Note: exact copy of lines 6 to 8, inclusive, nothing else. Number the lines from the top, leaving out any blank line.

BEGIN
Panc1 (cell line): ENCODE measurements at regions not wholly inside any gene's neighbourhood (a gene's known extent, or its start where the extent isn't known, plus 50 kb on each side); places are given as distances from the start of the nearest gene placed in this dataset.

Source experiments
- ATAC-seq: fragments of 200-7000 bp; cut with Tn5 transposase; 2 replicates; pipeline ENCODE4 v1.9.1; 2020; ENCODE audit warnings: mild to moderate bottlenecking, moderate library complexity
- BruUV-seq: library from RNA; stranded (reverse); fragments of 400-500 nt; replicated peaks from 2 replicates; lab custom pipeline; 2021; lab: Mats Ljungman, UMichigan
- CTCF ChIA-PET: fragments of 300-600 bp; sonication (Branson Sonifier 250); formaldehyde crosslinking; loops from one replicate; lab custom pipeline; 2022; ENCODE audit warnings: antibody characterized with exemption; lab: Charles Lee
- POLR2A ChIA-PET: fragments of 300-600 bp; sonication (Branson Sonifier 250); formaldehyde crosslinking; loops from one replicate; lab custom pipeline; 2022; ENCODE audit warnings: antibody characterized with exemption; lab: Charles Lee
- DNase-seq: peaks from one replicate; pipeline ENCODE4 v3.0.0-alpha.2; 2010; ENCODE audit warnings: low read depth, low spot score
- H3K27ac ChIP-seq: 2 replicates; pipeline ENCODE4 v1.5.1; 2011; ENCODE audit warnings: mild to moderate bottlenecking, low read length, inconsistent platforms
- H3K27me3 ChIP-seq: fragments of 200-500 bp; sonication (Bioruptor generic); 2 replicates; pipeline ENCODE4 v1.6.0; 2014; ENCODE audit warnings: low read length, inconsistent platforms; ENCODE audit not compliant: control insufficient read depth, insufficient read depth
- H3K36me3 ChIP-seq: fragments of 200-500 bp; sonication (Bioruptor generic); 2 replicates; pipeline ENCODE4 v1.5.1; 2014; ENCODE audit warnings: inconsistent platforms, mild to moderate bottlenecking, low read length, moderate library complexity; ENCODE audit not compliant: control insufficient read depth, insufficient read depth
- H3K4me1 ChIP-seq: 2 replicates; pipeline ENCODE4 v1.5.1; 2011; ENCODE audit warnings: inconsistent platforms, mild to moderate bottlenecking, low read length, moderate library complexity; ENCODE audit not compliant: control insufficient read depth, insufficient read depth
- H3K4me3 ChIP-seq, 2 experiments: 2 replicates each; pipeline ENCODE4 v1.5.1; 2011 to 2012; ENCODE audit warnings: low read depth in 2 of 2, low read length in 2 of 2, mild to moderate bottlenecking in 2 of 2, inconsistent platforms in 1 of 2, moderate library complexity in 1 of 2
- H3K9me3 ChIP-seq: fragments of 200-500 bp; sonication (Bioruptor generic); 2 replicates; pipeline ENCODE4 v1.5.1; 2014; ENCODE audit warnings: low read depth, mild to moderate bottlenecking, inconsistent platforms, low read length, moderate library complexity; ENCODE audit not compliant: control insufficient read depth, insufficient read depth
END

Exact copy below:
- POLR2A ChIA-PET: fragments of 300-600 bp; sonication (Branson Sonifier 250); formaldehyde crosslinking; loops from one replicate; lab custom pipeline; 2022; ENCODE audit warnings: antibody characterized with exemption; lab: Charles Lee
- DNase-seq: peaks from one replicate; pipeline ENCODE4 v3.0.0-alpha.2; 2010; ENCODE audit warnings: low read depth, low spot score
- H3K27ac ChIP-seq: 2 replicates; pipeline ENCODE4 v1.5.1; 2011; ENCODE audit warnings: mild to moderate bottlenecking, low read length, inconsistent platforms